Poets, priests, and politicians
Have words to thank for their positions
Words that scream for your submission
As one reflects on the endless stream of opposing political ads that have now subsided — thank God — an important truth becomes apparent. People can and do use the same data effectively to affirm vastly different, and often conflicting, messages and implications. To compound the problem, many media outlets echo misleading presentations of data.
My role at the John Locke Foundation is not to defend or attack particular campaigns. However, I do get concerned that campaign seasons heighten distortions that attack free enterprise and classical liberalism.
For example, I’ve noted the problem with the prevalent presentations and comparisons of tax burdens as tax "rates." This places a flat income tax as neutral, even though higher earners pay more, and slants the dialogue in favor of a graduated income tax. How many of you have heard, for example, that Mitt Romney pays a lower tax rate than the average worker?
Mitch Kokai, our communications director, has noted that such claims are incorrect. Even if they were correct, however, in the plain light of day, "to say that a person paying $30,000 is ‘paying more taxes’ than a person paying $3 million" is "a complete misuse of the English language."
The unemployment rate is another black hole of confusion. We hear of how the unemployment rate is down, or unemployment benefit claims are down, so the economy must be improving, of course on account of "stimulus" (insert: deficit) spending. Others challenge the accuracy of the measurement process and point to its still high level historically. Either way, the reported rate does not mean more people are working. They may have dropped out of the labor force or no longer be eligible for benefits.
Consider the employment-to-population ratio — simply the number of people working as a percentage of the population. This provides a more accurate representation of actual working activity and is not subject to the same statistical vulnerabilities. As you can see, it has remained remarkably steady and historically low since the onset of the Great Recession.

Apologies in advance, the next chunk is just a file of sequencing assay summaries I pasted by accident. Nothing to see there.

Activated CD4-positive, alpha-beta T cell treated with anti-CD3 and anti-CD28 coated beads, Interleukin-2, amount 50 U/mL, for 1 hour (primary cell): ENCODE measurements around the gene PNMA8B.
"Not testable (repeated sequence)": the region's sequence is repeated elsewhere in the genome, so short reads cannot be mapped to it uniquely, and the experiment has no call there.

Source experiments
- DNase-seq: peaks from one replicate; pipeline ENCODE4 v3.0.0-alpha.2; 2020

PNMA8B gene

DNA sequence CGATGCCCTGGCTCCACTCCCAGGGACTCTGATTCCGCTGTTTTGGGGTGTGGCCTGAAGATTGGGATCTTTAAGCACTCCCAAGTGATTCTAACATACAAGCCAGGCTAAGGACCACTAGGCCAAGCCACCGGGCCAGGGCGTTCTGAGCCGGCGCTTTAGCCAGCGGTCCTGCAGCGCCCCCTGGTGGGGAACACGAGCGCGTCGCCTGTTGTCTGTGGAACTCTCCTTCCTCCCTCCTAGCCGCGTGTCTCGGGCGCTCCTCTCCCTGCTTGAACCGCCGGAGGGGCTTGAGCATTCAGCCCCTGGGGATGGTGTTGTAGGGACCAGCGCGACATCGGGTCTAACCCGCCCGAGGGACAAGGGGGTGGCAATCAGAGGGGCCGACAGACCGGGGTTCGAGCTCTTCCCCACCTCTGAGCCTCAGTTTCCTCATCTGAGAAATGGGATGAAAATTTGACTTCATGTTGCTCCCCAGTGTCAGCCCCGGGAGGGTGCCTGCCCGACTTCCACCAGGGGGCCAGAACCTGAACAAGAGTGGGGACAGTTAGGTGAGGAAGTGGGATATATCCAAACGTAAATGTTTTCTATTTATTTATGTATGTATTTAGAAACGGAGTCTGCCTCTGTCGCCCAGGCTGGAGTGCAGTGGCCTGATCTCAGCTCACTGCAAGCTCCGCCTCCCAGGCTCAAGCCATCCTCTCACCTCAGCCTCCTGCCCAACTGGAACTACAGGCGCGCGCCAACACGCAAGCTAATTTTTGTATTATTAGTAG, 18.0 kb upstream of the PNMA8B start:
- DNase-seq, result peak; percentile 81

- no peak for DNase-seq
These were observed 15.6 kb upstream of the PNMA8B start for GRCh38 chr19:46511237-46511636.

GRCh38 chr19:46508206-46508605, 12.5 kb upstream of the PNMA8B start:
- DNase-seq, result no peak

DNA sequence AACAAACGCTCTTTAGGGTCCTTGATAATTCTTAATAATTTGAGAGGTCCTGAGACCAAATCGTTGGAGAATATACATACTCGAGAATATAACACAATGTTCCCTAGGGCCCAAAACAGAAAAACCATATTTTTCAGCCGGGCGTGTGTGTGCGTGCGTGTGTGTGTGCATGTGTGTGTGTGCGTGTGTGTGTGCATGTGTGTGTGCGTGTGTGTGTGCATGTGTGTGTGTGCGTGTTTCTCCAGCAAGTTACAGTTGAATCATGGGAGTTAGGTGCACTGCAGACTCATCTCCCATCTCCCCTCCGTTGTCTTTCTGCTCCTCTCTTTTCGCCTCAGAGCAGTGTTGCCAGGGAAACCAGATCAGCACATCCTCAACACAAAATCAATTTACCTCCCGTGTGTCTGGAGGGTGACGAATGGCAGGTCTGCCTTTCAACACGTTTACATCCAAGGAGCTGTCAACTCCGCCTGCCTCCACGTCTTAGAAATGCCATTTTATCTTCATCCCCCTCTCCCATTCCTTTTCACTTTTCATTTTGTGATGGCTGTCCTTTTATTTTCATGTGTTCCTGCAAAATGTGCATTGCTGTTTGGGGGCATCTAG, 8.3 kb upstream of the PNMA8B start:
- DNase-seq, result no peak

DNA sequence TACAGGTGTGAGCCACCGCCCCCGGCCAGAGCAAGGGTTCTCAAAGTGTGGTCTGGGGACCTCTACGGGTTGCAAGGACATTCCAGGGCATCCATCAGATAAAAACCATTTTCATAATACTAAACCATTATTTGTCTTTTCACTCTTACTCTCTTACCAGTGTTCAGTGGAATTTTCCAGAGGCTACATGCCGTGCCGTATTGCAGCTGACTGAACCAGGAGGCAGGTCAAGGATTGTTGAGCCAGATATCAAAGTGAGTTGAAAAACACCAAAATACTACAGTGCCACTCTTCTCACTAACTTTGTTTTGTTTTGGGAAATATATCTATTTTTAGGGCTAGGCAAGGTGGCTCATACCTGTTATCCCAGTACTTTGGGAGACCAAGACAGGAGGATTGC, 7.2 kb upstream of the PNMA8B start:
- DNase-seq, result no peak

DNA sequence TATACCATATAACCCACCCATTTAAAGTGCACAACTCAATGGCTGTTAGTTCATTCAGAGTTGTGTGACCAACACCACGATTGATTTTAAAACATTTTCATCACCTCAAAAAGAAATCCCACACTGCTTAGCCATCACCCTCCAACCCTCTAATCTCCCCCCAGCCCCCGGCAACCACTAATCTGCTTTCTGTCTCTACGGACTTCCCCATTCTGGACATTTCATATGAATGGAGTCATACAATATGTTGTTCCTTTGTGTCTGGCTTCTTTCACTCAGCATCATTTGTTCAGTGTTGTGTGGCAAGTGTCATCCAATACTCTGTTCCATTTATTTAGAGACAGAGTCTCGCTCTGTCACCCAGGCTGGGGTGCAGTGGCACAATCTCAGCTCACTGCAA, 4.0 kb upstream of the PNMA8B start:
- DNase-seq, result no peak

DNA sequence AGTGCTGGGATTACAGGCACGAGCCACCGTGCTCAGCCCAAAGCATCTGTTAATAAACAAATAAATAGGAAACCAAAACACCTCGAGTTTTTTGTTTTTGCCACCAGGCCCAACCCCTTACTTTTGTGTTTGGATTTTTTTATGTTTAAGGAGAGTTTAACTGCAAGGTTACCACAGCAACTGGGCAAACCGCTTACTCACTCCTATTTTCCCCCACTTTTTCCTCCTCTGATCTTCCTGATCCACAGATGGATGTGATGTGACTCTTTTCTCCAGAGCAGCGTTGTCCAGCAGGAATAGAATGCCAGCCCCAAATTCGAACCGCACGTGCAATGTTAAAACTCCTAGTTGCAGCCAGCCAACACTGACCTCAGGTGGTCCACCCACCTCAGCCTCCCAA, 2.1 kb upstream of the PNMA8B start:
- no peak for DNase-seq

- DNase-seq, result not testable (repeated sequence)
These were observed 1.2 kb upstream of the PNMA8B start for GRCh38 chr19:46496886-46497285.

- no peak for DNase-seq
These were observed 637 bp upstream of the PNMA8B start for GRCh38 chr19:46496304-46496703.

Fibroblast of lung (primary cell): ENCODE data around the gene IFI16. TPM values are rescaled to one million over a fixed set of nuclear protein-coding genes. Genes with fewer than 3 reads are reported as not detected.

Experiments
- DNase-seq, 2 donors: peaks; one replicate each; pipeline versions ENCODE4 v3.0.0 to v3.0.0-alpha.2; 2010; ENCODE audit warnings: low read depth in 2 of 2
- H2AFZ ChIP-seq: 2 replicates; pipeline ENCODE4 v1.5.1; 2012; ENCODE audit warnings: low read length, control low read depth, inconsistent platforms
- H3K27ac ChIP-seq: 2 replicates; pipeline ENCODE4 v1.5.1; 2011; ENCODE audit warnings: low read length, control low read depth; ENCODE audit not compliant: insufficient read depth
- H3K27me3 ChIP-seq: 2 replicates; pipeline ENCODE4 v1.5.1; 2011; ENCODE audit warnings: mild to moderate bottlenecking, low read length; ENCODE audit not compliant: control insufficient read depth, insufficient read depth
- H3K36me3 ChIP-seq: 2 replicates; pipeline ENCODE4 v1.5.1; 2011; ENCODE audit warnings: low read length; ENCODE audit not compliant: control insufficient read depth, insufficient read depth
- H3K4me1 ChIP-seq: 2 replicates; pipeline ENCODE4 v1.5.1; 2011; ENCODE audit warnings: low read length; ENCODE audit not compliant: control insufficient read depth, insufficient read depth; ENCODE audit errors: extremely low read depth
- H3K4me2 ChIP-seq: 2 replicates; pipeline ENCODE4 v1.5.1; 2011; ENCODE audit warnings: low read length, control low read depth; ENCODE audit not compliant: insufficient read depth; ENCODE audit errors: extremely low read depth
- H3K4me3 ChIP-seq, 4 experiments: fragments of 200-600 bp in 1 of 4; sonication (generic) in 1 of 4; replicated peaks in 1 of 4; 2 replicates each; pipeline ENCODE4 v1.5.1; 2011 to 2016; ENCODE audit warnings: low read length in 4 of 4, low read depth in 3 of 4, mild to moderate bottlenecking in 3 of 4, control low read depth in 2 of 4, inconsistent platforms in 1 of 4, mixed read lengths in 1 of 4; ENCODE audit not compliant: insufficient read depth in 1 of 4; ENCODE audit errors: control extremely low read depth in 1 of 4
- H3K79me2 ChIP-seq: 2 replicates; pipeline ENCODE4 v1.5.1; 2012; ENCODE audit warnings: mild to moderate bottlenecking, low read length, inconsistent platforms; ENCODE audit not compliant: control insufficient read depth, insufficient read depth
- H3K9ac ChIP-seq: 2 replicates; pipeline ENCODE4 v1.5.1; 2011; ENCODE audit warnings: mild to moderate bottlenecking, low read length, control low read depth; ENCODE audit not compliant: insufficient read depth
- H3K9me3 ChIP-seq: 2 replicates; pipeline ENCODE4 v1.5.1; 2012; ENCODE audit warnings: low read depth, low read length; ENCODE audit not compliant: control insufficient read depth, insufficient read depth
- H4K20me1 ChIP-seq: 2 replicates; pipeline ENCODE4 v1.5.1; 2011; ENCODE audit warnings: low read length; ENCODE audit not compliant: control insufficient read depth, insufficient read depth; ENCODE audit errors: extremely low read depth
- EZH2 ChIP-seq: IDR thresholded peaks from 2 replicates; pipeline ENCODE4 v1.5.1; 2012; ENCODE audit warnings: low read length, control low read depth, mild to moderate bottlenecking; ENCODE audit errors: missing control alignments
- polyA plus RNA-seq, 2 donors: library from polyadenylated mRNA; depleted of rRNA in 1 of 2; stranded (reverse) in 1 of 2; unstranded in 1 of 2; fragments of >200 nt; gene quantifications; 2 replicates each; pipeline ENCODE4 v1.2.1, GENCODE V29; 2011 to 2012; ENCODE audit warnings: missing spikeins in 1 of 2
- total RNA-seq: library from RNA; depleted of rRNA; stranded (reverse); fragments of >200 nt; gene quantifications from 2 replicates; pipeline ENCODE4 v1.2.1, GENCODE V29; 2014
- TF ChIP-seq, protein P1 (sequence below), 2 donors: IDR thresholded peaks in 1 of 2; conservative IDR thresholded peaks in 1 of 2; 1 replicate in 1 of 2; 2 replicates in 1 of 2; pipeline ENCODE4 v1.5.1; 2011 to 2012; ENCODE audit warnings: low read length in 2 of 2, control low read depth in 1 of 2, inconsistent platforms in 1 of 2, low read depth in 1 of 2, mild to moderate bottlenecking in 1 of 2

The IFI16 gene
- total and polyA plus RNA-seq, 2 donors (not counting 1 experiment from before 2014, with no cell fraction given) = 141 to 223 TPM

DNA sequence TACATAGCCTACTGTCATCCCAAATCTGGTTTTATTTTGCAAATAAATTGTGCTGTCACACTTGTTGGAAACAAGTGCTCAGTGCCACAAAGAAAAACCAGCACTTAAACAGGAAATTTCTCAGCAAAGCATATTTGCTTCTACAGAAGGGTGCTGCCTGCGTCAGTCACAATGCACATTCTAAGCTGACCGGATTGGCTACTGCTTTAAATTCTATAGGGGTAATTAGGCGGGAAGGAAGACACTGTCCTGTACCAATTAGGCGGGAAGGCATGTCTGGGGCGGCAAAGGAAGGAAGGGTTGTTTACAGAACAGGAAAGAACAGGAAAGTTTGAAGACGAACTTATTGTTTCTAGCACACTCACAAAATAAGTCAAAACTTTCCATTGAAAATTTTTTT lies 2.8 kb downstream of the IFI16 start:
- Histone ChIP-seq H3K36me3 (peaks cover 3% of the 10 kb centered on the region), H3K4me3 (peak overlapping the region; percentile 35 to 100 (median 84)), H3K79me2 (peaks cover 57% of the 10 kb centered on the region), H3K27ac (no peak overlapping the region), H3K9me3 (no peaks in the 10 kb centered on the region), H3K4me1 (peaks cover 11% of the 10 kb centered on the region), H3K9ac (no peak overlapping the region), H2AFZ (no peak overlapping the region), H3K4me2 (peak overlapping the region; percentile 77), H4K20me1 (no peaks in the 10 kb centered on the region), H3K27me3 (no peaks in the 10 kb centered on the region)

You’ve also all heard that "the rich are getting richer" while "the poor are getting poorer." Such claims tend to be loaded with hyperbole and difficult to verify, and they gloss over the complexity associated with black and grey market economies and the distinctions between wealth, income, and consumption. More importantly, though, such claims ignore that people are not inherently rich or poor. Rather, many switch places over time. It reminds me of a great line from Thomas Sowell, an economist with the Hoover Institution at Stanford University.
There was a conversation between two men in New York, and one said to the other, "Someone [is] hit by a car in Manhattan once every twenty minutes." The response was, "He must get awfully tired of that." Check out the eight-minute clip for more gems and, given the data Sowell addresses, all I can say is, you have to laugh to keep from crying.
Similar statistical misrepresentations abound other areas — energy policy in particular, which I covered as a reporter in Louisiana — and they keep the Shadow Government Statistics website in business. However, the linguistic attacks on free enterprise, beyond the data, are even worse. For example, some reporters and commentators have circulated the notion that the freedom to replace workers with new technology (or to hire more productive workers elsewhere) is synonymous with an immoral "greed."
This misleading and sloppy presentation highlights the contempt they have for free enterprise. It brings to mind a rebuttal essay a colleague shared with me recently, an oldie but a goodie on "Capitalism and Greed." It clarifies the way that, within the context of the market, without coerced redistribution, self-interest incentivizes one to serve and generate value for others to enable lucrative exchange.
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- This month’s Students for Liberty conference in Chapel Hill drew an excellent turnout with notable speakers such David Boaz of the Cato Institute and Fred Smith of the Competitive Enterprise Institute. Click here for a video recap, and you can like the North Carolina Young Americans for Liberty Facebook page here. The UNC-Chapel chapter of YAL organized and hosted the event.
- The Tax Foundation has published updated state and local tax burden figures from 1977 to 2010 — released on October 23, 2012. North Carolina has the 17th highest burden (34th best of the states) on a percentage of income basis at 9.9 percent. Looking back, North Carolina has been gradually worsening, from being in the better half of the states in the 1970s to closing in on the worst ten in the 2000s. New York, New Jersey, and Connecticut were at the top of the ranking with the heaviest tax burdens.
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